Bush, the Born-Again Peacemaker

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Brooks Kraft / Corbis for TIME

President George W. Bush, Israeli Prime Minister Ehud Olmert, left, and Palestinian President Mahmoud Abbas clasp hands during the Middle East peace summit in Annapolis, Md., Tuesday, Nov. 27, 2007

Condoleezza Rice summoned a small group of reporters to her State Department conference room last Wednesday to explain why President Bush, seven years after his election, is convening Middle Eastern leaders in Annapolis Tuesday for a final attempt at the creation of a Palestinian state and a declaration of peace between it and Israel. "At this point," she said, "the dangers of inaction are much greater than the dangers of acting."

Most observers, however, believe that action carries great risks as well. If the diplomatic efforts fail, the current moderate Palestinian leaders could fall to terrorist groups like Hamas. "If the peace process yields dividends that result in improvement in the daily lives of the Palestinian people, then moderation will be vindicated," says George Salem, an occasional Republican liaison to the Palestinian leadership. "But if it doesn't, then the extremists will attempt to once again take control. The stakes are quite high."

Salem has embraced the diplomatic gambit despite the risk, however, and so have the Palestinians and Israelis themselves. Even the Saudis and Syrians are coming to Tuesday's summit. So it is odd to see an alliance of neo-cons and left-wingers unite in opposition to Bush's efforts. Writers for the Wall Street Journal editorial page and the Weekly Standard have bemoaned negotiations with "old men like Abu Mazen [Palestinian President Abbas]." Their counterparts on the left say Bush is making a cynical and rash gamble on a peace he doesn't have the stomach to push through.

It is not only on thorny Middle Eastern issues that Bush is drawing criticism from both the left and right. On his talks with North Korea and a slew of bilateral trade deals, right- and left-wingers alike mock the President's perceived diplomatic incompetence and argue against his efforts. But it is the prospect of Bush's diplomatic progress that is fueling their opposition — and that should be a sign of hope for centrists.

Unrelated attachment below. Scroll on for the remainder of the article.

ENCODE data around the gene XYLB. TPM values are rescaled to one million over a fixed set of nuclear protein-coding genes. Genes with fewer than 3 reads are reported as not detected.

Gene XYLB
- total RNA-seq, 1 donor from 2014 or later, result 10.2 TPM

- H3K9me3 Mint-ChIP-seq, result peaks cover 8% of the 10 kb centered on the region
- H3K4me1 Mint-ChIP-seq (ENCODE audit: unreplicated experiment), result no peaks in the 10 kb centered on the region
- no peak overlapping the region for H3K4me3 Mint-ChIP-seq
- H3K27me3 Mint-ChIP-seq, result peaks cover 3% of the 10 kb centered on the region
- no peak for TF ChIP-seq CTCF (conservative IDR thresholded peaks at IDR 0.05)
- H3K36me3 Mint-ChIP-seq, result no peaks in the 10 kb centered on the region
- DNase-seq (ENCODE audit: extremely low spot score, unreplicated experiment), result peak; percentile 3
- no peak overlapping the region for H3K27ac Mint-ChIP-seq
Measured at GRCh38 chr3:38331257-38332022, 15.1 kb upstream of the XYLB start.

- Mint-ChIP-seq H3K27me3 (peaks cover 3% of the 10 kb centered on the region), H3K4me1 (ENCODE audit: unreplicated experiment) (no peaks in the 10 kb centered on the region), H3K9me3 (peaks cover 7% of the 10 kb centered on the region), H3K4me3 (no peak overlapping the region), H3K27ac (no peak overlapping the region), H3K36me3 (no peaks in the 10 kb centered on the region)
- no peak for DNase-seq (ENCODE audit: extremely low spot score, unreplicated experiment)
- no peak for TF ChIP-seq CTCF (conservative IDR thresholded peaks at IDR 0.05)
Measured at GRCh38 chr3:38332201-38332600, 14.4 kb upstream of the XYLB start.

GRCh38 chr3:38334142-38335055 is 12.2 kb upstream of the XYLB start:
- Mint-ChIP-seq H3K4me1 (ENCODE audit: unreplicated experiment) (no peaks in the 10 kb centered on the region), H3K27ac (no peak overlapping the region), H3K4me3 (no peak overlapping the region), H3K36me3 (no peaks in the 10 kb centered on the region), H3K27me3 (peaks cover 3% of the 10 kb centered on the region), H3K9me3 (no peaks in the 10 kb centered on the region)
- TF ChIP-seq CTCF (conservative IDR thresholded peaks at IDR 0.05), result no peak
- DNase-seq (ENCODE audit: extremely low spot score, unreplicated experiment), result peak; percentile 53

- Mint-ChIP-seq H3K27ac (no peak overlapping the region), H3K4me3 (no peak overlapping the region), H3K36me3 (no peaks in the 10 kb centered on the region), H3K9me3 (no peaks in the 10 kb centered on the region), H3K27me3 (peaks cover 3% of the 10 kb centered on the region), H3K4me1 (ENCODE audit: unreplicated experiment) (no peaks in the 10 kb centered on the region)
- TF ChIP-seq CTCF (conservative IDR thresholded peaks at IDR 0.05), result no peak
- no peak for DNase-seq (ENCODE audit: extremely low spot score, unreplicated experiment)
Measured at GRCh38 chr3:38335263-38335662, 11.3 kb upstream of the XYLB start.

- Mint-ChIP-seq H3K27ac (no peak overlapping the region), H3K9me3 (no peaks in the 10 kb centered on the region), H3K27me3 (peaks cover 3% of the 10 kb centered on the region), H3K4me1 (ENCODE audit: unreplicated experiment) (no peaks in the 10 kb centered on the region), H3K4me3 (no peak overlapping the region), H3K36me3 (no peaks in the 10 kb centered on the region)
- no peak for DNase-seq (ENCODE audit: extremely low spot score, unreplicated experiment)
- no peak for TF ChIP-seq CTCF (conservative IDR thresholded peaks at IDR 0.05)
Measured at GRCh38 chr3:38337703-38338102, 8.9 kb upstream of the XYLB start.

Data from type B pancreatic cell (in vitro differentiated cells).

The right has cause to fear Bush's global diplomatic push. Bush's stated goal for the Mideast talks that begin Tuesday is the creation of a Palestinian state, something the neo-cons quietly oppose. They also believe any concession to dictators like North Korean leader Kim Jong-Il rewards bad behavior and have attacked all efforts at talks with autocrats. Meanwhile, the mercantilists in the party oppose those parts of Bush's free trade agenda that threaten their businesses.

On all these fronts, however, Bush is making progress against those far-right interests. Bill Clinton's Palestinian negotiator, Rob Malley, argues that Bush stands a better chance than Clinton of creating a Palestinian state because he is starting nine months earlier, has full Arab buy-in and is one of the few people who could actually pressure Israel to make tough concessions if he chose to. On North Korea, Bush approved talks led by a top Clinton negotiator, Chris Hill, who promptly delivered a deal to dismantle the country's nuclear reactors. And through quiet discussions with the Democratic Congress, Bush has breathed life into Latin American trade deals most thought were dead after Democrats took over Congress in 2006.

If the far right is worried about this progress, however, the far left is confused by it. They have scorned Bush's diplomatic forays as crass legacy-hunting, and are at a loss when he follows through. What they fear most is the chance that Bush could turn out to be capable of the kind of centrist diplomacy for which his father was known.

Bush has repeatedly bucked the unilateralists in recent months, not just on North Korea, but also on Iran and Iraq. Suzanne Maloney of the Brookings Institution says that despite his image as an immovable hardliner on Iran, Bush has cleared the way for Rice to offer multiple concessions to Tehran to lure them into negotiations. Bush's embrace of diplomacy with those he once dubbed "terrorists" in Iraq has not only yielded results, but indicates a foreign policy realism of the kind that the Office of the Vice President has steadfastly opposed.

No one thinks Bush will go down as a visionary statesman. Many of the challenges he is taking on have eluded more talented diplomats than he or his Secretary of State. Bush's presidency will still be judged in history on what happens in Iraq, and the diplomatic effort there remains moribund. Iran has been able to rebuff Bush's offers because the U.S. diplomatic position is so weak, thanks to his tragic adventure in Iraq. And that weakness is a problem for Bush worldwide: U.S. diplomatic capital is at the lowest ebb since the end of the Cold War.

But the North Korea talks show that Bush's centrist approach can produce results even on the toughest issues. Low expectations, his legacy-driven need to offset the Iraq fiasco, and sheer luck could help. The far right and left may find the possibility of moderate foreign policy successes by Bush troubling. But it should be easy for centrists to agree with Rice that diplomatic action is preferable to inaction.